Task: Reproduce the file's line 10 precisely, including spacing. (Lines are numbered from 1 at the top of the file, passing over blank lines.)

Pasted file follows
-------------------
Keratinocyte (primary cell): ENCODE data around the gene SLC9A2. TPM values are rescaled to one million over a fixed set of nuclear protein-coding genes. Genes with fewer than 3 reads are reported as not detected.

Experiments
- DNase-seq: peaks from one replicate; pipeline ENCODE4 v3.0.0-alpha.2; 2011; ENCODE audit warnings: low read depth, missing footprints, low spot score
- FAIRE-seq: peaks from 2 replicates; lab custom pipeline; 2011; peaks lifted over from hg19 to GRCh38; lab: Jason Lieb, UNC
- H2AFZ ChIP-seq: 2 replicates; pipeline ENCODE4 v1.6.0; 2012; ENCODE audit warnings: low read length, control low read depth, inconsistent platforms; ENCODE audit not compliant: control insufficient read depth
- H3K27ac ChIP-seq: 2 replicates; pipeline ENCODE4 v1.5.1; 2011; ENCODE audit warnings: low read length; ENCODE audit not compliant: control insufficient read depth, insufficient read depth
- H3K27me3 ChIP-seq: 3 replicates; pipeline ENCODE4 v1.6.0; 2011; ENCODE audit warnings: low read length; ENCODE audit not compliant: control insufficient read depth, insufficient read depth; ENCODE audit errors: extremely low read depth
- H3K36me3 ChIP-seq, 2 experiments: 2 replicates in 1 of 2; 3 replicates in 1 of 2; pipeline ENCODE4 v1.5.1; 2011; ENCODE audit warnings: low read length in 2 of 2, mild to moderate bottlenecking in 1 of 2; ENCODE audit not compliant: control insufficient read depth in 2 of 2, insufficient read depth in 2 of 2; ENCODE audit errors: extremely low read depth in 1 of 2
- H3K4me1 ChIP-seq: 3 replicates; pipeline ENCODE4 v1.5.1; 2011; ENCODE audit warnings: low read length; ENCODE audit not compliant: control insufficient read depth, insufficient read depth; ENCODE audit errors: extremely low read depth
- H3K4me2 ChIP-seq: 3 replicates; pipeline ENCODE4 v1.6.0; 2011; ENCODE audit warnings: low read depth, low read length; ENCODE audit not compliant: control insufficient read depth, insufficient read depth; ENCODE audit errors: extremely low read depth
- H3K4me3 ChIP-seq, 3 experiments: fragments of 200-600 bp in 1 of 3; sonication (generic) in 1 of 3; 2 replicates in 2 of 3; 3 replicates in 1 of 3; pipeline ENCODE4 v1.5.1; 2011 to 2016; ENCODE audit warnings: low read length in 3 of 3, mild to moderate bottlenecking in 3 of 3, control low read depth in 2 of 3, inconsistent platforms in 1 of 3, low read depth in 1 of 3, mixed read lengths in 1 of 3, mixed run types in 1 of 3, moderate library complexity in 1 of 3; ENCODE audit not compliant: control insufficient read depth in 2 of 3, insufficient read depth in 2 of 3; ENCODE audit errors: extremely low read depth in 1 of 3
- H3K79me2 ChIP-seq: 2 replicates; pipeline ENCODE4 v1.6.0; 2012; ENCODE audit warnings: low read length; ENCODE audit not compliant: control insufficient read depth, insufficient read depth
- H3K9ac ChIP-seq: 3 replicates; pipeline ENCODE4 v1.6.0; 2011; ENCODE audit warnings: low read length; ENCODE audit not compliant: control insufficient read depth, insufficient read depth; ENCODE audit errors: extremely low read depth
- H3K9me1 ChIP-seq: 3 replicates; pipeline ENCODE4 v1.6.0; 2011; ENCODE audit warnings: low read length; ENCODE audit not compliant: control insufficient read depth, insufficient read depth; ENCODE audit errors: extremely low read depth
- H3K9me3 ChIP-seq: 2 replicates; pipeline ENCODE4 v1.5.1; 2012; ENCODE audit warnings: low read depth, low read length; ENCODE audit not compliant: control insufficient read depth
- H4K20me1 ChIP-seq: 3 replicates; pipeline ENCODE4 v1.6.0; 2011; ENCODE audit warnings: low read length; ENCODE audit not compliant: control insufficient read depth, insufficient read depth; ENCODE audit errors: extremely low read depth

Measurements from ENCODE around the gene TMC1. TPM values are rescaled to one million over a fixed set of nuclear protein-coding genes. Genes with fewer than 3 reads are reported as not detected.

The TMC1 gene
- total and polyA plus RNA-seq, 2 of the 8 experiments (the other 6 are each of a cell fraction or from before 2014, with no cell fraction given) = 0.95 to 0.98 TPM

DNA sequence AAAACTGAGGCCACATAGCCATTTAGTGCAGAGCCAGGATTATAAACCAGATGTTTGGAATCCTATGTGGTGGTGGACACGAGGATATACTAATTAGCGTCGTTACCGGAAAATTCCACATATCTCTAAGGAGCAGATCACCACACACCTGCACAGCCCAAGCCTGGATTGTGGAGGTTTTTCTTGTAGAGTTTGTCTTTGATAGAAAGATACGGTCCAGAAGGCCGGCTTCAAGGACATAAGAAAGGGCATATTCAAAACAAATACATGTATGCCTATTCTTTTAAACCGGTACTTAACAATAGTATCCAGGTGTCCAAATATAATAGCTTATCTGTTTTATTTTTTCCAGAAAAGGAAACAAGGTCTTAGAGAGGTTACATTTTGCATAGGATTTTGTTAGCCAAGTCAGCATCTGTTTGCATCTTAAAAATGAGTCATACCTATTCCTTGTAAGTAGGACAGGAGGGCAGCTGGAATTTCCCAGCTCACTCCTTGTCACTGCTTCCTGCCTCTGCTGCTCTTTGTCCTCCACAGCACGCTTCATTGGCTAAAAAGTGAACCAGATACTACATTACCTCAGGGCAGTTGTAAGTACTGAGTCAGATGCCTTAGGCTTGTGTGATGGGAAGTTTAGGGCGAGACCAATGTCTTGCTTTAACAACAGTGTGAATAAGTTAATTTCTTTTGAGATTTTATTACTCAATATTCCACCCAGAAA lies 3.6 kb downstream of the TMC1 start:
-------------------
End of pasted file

- H3K4me2 ChIP-seq: 3 replicates; pipeline ENCODE4 v1.6.0; 2011; ENCODE audit warnings: low read depth, low read length; ENCODE audit not compliant: control insufficient read depth, insufficient read depth; ENCODE audit errors: extremely low read depth